Tuesday, August 28, 2012

Restoring Capitalism to the Capitalists

Also available at mises.ca

Last week Mark Carney gave a speech to the Canadian Auto Workers union; the Bank of Canada has posted Carney's speech on their website. There's a line that I'd like to address:
We must address, once and for all, the unfairness of a system that privatises gains and socialises losses. By restoring capitalism to the capitalists, discipline in the system will increase and, with time, systemic risks will be reduced.

Instead of bailouts, Mark Carney suggests "bail-ins." All I hear is more of the same. If Mark Carney is serious about restoring capitalism to the capitalists, then he needs to announce his resignation and advise Finance Minister Jim Flaherty to dissolve the Bank of Canada.

Privatizing gains and socializing losses is not something that happens in a free market. Prior to the bailouts of '08 and '09, it's not something that happened on a regular basis. Yet bailouts and the notion that some firms are "too-big-to-fail" are prevalent in mainstream circles. But without the state's monopoly on money, the idea that a private firm's losses can be passed onto taxpayers is ludicrous. Therefore, the first step toward "restoring capitalism to the capitalists" is returning the production of money to the market.

The only way to determine whether the production of something is in society's best interest is to show that the resources involved have greater value when used to produce a instead of b or c. The only way to convey this information is by the profit-and-loss structure of the market economy. There are billions of individuals on this planet, each with his or her own unique preferences that can't be objectively measured. Yet the emergence of the price system is an objective expression that allows for coordination among individuals and indicates the costs of each action. The concepts of profit-and-loss apply equally to the production of money.

Competition among entrepreneurs would immediately render paper or 'fiat' money as impractical. While it's presumable that paper bills would still float around and be used as money, they would merely act as receipts for the commodity that is accepted as money. Historically, gold and silver have emerged as money but any commodity that functions as a useful medium of exchange can be used. The acceptance of what is and what isn't money is ultimately determined by voluntary exchange among individuals and not by legal tender laws. Without any legal tender laws, private mints and voluntary accreditation agencies (to protect against fraud, and etc.) would arise to serve consumers interests.

Like the production of all other goods, the private production of money would be subject to profit-and-loss. If the demand for money increased, the value of the money would rise. Mining companies would increase their production to capture the profit, but as more money floods the market, its price would decline and so would any gains. Inputs for mining would rise. In this way, gold and silver minting (assuming these metals emerge as money) are subject to market disciplines.

The profit-and-loss test applies to the production of money certificates as well. Money certificates act as "receipts" of ownership to money issued by banks. For obvious reasons, most people wouldn't like walking around with silver coins in their wallet or gold bullion in their purses. Banks that produce and maintain checking accounts would charge fees for this service. If demand for these accounts increased, banks would expand their services for profit. As the supply increased, the price of these checking accounts would fall. But as demand increases, the resources required for management would increase as well, causing the price to rise. Consequently, profit would dissipate and an optimal point would be reached.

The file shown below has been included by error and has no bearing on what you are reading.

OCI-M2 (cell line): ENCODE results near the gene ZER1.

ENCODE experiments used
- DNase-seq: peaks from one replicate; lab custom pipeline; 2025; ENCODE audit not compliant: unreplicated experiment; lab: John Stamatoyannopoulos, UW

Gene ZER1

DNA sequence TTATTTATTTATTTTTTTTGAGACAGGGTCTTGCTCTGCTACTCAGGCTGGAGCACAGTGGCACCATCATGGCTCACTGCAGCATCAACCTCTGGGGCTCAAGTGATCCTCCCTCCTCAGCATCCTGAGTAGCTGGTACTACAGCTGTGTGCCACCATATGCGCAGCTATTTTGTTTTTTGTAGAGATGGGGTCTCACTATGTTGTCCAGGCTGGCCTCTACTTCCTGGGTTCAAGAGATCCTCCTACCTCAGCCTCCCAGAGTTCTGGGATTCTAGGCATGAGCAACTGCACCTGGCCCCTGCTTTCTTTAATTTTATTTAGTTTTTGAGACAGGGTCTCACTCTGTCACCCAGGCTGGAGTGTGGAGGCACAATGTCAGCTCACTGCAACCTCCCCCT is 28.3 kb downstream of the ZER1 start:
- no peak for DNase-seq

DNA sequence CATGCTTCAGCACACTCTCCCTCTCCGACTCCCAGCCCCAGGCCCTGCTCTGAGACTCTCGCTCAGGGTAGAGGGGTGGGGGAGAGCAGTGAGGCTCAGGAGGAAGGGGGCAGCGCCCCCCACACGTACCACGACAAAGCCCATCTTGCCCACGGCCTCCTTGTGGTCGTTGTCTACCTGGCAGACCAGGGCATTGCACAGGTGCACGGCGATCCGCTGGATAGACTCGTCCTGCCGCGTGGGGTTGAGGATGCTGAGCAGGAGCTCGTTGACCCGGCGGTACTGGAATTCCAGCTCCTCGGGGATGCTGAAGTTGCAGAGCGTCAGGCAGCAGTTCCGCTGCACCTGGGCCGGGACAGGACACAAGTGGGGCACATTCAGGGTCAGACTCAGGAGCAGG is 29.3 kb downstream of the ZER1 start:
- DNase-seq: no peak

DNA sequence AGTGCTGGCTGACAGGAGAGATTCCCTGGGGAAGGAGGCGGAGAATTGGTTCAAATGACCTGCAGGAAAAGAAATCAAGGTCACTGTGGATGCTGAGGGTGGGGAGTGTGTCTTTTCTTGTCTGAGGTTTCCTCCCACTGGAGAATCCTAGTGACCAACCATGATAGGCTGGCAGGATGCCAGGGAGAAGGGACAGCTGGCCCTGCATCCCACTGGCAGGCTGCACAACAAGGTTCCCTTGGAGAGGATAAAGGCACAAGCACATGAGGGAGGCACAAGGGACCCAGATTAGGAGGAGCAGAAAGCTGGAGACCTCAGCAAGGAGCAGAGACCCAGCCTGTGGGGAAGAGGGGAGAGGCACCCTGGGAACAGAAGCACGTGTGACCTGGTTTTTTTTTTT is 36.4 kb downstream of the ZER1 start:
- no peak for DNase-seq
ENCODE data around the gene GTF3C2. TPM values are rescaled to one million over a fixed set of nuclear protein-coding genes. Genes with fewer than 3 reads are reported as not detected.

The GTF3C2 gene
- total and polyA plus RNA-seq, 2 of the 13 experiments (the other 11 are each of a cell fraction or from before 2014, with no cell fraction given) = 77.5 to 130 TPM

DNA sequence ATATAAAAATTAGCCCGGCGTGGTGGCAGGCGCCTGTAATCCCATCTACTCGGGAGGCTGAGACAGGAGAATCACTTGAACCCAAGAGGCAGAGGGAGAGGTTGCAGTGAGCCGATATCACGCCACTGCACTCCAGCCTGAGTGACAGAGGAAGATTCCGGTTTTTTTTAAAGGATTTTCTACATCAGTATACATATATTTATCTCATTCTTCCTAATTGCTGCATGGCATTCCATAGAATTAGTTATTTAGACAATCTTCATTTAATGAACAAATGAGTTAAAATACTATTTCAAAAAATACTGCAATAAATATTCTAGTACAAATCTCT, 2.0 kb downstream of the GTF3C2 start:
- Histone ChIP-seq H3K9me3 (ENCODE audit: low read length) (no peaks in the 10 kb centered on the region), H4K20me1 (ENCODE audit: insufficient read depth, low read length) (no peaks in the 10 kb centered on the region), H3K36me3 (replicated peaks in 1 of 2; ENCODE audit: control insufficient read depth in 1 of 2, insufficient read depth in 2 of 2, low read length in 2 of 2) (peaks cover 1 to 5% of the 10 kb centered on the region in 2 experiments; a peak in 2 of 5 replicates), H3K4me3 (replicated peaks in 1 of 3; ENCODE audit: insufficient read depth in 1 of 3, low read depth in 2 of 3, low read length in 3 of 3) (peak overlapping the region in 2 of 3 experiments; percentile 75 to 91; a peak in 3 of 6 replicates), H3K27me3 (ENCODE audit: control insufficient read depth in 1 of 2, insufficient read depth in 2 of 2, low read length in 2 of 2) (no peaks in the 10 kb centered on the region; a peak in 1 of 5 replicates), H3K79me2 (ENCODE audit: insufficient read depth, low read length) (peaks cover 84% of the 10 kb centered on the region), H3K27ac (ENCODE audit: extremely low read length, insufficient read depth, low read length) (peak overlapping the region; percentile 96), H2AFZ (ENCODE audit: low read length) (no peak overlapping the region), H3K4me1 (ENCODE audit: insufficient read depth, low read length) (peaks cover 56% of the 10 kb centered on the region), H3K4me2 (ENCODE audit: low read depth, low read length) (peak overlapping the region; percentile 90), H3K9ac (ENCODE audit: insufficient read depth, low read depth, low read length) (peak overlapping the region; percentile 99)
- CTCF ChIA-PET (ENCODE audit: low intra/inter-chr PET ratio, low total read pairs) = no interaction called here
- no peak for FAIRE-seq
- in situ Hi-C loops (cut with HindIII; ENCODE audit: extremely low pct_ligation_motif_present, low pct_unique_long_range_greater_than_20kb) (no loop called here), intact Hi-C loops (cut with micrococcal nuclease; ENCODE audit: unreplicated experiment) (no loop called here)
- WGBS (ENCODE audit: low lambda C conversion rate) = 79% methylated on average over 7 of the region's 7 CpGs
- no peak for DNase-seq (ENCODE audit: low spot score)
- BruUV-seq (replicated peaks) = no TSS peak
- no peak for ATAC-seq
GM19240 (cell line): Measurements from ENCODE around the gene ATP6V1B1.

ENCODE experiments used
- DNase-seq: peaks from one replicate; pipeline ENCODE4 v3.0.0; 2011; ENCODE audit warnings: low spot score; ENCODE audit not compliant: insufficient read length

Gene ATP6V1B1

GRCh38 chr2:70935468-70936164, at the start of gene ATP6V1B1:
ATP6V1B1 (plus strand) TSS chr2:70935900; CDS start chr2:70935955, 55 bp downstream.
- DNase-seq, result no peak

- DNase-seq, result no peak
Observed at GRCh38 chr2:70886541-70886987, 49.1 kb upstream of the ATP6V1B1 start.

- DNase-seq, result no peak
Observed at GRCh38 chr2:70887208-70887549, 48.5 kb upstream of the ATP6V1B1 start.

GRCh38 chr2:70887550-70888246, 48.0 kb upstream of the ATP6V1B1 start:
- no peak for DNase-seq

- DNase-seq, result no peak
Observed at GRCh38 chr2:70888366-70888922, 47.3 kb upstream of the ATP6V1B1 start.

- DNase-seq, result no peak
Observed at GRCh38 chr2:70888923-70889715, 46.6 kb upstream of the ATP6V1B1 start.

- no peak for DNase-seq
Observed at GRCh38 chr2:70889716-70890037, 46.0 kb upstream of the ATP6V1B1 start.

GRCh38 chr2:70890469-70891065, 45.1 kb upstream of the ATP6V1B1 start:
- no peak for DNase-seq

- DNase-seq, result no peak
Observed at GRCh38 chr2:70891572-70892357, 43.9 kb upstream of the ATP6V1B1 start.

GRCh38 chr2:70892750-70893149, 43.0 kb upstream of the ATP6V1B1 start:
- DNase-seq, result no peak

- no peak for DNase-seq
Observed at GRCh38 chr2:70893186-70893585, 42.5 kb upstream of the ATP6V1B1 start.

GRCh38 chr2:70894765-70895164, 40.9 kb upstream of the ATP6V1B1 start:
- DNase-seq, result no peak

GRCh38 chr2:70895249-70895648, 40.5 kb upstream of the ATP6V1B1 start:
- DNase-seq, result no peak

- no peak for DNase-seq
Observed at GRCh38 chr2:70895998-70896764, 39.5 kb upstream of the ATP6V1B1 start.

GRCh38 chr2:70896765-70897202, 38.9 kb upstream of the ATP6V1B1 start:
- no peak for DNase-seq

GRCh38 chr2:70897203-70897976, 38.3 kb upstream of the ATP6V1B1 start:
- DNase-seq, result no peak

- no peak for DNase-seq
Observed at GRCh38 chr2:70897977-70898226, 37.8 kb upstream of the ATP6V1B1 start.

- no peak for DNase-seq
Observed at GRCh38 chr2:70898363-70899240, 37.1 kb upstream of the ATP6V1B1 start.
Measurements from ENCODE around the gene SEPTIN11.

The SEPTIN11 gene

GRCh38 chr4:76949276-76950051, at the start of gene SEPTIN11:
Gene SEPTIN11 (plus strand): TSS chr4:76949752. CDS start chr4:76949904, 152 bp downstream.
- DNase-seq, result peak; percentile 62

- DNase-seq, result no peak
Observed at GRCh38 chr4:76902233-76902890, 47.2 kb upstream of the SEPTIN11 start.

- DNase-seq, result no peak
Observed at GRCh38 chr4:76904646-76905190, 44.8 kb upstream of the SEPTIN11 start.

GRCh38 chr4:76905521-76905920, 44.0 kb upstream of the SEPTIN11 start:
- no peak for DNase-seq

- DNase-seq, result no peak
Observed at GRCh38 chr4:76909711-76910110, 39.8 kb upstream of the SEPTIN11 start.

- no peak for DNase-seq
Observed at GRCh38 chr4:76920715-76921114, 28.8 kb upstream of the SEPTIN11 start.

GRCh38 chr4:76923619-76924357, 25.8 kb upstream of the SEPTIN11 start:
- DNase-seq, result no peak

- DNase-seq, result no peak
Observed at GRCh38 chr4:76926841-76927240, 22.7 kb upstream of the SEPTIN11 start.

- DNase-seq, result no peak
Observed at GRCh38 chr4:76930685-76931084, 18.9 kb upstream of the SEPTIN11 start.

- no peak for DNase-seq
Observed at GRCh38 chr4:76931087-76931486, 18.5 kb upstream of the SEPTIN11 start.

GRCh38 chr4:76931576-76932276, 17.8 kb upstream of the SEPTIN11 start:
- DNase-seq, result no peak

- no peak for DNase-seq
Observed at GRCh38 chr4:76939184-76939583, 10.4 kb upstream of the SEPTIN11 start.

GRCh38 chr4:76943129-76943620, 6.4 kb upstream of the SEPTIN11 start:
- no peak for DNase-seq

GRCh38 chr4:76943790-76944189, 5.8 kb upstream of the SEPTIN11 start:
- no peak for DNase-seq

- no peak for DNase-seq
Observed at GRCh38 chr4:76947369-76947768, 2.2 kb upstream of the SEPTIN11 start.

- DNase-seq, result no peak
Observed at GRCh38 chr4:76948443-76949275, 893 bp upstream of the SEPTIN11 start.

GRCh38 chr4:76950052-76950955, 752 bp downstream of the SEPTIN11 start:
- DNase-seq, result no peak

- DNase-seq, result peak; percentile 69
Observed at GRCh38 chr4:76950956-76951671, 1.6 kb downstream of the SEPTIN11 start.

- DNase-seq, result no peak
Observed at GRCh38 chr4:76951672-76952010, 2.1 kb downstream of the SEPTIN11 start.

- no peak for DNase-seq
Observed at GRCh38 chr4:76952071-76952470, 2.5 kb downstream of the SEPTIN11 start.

Profit-and-loss also works in the credit markets. Banks borrow from savers and lend to investors. They pool the savings, check the creditworthiness of investors, bear the risk of defaults and if consumers find these services valuable - they accept lower interest rates for lending to banks than investors would be willing to pay banks to borrow. Banks would provide financial intermediation services if the revenues earned from the interest rate differential are large enough to cover the costs of producing the services. If demand for these services increased, banks would increase the production of them. Their increased demand to borrow from savers and supply to investors would reduce the interest-rate differential but the increased demand for the resources would raise their prices. Profit would wean and an optimal point would be reached.

The production of money is no different from other goods and services in the economy. If Mark Carney is serious about "reducing systematic risks" and "restoring capitalism to the capitalists", then money needs to be privatized. For the only way society's best interests can be met is through the profit-and-loss test. As * brilliantly sums up,

No one can describe today the configuration of commodity money and money certificates that entrepreneurs would bring about if permitted to operate private enterprises in their production any more than one could have predicted in 1900 the development of the 21st-century automobile industry or predicted in 1950 the 21st-century consumer-electronics industry. What we do know is that their production would be regulated by profit and loss and therefore would result in the satisfaction of people's preferences. The monetary inflation and credit expansion of our elastic currency system would be eliminated and with it the booms and busts that have plagued our history.

*Jeffrey's testimony was my guideline in writing this post. While I've done my best to put the topic in my own words, in some areas Jeffrey's clear prose left little room for alteration.

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